A window into how Rogister accomplishes such wonders may have been opened when he prefaced the Orchestra’s rendition of Shostakovich’s Symphony No. 5. He went beyond talking about Shostakovich’s tribulations during the Stalinist regime, the framing of this symphony as a penitential offering, a step toward political and cultural rehabilitation. Rogister took an additional moment to pay tribute to three virtuosi who made so much of modern Russian music possible with their encouragement, sponsorship, and artistry – cellist Mstislav Rostropovich, pianist Sviatoslav Richter, and violinist David Oistrakh.

That’s valuing musicians to the highest degree.

Torrid Times on Charleston Streets and Spoleto Stages

Reviews: Spoleto Festival USA

By Perry Tannenbaum

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What’s hot at Spoleto Festival USA this year? By far the hottest is the Charleston weather, stringing together multiple record-breaking 100℉ days, absolutely unprecedented for the month of May. Upstaged by the heat, the next hottest trend is theatre.

Hard to say why, but at this year’s Spoleto, the trend is toward more theatre presentations and less opera. Even the lone opera, Richard Strauss’s edgy Salome, has a theatrical flair. We hear German sung in a modernized production that transports us from King Herod’s biblical-era palace to a swank rooftop soiree at a luxury high-rise. Yet the libretto adheres faithfully to the original tragedy, so it’s like reading the Oscar Wilde text on supertitles while the action unfolds. More about the body heat later.

When all is done on June 9, six different companies will have presented eight different stage works at various venues across Charleston, including two world premieres and a US premiere. From what we could see, the expanded number of choices was spurring ticket sales rather than diluting them, for at Gaillard Center, Memminger Auditorium, Dock Street Theatre, the Emmett Robinson Theatre, and the Woolfe Street Playhouse, my wife Sue and I encountered sellout or near-capacity houses. Even during midweek.

That applies even more intensely to the one production we couldn’t see, Target Margin Theater’s Pay No Attention to the Girl. All six performances of that show were sold out weeks before it arrived.

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World premiere or not, 1927’s Roots was hardly a leap of faith, since Spoleto has featured writer Suzanne Andrade and her company’s work before, beginning with Between the Devil and the Deep Blue Sea in 2008 and more recently with The Animals and Children Took to the Streets in 2012 and Golem in 2016. If you’ve never seen Andrade and 1927 at work before, it will be helpful to know that silent film and Lemony Snicket are their creative lodestars.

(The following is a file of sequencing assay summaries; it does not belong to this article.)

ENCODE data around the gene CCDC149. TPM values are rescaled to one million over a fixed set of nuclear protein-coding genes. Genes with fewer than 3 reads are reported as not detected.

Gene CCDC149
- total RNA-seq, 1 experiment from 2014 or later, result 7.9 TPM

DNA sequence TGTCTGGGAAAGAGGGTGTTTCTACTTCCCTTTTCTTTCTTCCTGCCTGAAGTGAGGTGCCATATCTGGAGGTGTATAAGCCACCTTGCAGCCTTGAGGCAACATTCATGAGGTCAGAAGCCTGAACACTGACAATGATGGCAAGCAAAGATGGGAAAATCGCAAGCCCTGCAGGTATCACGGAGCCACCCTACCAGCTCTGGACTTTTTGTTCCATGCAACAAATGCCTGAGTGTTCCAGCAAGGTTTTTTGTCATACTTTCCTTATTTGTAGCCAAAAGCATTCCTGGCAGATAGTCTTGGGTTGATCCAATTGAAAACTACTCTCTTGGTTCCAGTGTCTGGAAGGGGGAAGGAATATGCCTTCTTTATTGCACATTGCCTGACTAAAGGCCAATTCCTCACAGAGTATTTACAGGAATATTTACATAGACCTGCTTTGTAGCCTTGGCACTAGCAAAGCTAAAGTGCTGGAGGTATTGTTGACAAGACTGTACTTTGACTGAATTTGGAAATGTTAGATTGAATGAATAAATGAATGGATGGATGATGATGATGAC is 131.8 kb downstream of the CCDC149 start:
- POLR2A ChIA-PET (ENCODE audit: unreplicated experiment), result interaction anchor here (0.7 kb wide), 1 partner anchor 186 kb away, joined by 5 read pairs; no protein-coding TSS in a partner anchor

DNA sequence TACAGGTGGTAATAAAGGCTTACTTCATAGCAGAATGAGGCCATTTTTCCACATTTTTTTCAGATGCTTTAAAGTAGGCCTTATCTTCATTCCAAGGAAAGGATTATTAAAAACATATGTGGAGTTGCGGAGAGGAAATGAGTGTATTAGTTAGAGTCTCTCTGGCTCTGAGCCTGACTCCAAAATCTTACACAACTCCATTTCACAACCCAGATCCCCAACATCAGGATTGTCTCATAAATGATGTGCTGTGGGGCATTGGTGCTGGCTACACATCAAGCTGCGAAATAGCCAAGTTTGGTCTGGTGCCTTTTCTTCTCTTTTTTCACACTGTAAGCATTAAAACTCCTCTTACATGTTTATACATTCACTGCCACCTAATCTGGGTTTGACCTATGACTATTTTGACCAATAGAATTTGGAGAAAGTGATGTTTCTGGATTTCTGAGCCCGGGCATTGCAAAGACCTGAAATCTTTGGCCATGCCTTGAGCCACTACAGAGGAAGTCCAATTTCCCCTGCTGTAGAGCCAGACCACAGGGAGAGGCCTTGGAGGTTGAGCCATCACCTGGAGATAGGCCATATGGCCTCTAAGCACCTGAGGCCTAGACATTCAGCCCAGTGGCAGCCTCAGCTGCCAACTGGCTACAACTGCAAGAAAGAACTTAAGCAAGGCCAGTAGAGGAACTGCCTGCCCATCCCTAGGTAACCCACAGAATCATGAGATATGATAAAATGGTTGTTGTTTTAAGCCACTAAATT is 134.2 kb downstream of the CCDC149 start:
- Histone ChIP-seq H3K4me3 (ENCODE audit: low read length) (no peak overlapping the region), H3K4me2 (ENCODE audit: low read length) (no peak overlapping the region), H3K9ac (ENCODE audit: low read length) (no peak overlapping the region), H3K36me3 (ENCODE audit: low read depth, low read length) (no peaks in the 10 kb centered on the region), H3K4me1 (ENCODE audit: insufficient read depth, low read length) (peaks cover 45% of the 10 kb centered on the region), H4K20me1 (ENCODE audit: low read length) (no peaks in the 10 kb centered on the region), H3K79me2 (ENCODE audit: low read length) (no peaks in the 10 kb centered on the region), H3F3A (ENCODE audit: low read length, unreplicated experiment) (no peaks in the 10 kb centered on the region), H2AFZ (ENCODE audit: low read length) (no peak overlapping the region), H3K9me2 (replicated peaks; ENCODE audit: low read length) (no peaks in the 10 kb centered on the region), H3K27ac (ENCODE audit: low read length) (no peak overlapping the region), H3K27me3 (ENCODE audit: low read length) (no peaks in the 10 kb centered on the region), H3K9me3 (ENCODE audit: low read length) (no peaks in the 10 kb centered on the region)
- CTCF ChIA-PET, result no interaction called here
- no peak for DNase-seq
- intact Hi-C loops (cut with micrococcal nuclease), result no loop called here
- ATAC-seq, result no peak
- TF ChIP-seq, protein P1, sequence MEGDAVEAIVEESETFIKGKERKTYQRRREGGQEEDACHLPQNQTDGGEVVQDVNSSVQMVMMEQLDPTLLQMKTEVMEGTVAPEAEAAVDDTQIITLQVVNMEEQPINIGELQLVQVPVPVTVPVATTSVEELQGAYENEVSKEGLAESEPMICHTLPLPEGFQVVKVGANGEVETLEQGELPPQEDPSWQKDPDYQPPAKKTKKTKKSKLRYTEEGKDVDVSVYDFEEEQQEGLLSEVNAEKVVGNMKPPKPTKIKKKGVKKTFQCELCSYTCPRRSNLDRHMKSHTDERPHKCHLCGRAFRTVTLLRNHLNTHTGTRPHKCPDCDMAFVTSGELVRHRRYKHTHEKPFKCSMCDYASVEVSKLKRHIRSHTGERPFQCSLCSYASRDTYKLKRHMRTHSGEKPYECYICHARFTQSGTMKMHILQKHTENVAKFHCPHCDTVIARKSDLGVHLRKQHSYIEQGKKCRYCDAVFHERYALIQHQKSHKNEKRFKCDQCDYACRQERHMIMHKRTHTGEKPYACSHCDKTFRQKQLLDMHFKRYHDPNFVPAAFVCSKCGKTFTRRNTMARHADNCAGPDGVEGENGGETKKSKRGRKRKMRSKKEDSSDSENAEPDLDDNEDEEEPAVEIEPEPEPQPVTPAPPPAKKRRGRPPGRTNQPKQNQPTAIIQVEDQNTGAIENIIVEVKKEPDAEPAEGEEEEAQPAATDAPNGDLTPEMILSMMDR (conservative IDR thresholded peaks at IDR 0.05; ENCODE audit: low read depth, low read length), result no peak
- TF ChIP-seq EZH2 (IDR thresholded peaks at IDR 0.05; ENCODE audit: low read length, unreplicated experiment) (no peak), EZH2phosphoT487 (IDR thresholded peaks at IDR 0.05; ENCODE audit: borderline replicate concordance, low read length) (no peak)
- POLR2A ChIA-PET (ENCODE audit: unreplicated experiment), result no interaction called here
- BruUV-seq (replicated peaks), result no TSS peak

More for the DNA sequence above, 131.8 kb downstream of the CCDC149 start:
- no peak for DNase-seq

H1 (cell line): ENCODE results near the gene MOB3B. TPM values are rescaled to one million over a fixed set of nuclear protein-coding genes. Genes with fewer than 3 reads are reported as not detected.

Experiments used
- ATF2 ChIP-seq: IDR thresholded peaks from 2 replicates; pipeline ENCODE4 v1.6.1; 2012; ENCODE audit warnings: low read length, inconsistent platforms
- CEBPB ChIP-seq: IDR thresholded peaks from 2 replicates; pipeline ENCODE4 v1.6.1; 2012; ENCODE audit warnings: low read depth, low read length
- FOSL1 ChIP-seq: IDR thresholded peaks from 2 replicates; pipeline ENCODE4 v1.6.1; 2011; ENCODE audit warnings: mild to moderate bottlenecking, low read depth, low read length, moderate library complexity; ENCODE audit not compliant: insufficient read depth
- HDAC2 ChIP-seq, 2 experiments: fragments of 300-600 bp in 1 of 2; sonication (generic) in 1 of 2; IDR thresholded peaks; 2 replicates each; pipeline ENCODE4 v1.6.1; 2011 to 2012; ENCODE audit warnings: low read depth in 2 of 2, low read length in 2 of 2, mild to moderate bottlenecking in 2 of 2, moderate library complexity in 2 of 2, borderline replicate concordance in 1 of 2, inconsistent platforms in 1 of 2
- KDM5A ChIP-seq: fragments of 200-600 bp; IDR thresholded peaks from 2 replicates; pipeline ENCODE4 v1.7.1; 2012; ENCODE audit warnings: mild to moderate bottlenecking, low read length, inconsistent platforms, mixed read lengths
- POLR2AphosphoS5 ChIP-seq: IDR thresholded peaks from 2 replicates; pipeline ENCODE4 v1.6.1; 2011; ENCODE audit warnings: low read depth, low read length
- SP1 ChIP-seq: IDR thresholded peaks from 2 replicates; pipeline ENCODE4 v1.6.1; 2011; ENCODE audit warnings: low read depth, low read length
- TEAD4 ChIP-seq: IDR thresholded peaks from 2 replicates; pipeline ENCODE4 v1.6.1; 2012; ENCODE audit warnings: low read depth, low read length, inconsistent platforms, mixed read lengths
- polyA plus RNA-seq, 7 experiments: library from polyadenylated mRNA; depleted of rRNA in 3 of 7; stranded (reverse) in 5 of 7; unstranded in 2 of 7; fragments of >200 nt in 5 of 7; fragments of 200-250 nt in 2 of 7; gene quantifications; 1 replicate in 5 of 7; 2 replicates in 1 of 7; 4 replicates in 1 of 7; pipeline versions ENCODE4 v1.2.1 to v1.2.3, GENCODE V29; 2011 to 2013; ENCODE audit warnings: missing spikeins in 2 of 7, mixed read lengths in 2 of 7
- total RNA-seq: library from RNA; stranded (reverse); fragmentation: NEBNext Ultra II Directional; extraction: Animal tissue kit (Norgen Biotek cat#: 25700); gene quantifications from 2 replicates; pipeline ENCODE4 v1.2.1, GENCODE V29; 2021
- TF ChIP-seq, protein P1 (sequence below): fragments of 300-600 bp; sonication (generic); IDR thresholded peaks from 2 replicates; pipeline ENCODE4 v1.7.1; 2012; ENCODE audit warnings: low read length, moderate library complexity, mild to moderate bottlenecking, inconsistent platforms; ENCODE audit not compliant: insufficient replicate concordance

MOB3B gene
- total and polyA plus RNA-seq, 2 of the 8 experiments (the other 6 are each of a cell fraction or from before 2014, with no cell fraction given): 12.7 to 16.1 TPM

If Andrade wanted you to know that, she would have titled her new show A Series of Unfortunate Folktales, Anecdotes, and Myths. She couldn’t be nearly as coy about her silent film inspiration, for Paul Barritt’s animations, projected onto the upstage wall at Emmett Robinson, were charmingly integrated into each of the 10 stories that Andrade told – using unseen storytellers’ voices rather than the silent actors we see onstage.

Blocking was very precise when Andrade and the other three actors stood in front of the upstage wall, synchronizing their actions with Barritt’s silent movie. Integration is easier when actors walk through doorways cut into the wall or peep through boxy little windows. The latter effect was probably most enjoyable in the opening tale of a Fat Cat who begins his cosmic rampage by eating a maid’s porridge in her absence – and goes on to bigger, badder things. While the feline’s body is Barritt’s domain, Andrade or the equally adorable Esme Appleton peeps through the wall to become its conspicuously unferocious face.

Both Andrade and Appleton don 1927’s customary whiteface, making it difficult to tell them apart. Neither of them has much use for facial expression, their silent style favoring Buster Keaton more than Charlie Chaplin.

Students of literature could recognize two of Andrade’s other tales, for the King and his pathologically loyal wife Griselda are clearly on loan from Geoffrey Chaucer’s The Clerk’s Tale. The tale of the two copulating snakes and their surprising effect on the person who observes them dates back to Greek myth and Ovid’s Metamorphoses. Andrade’s cover was blown on that source when a chamber music program over at Dock Street Theatre featured Doug Balliett’s Echo and Narcissus, where all was revealed about how Teiresias happened to become the world’s best judge of whether men or women enjoy sex more.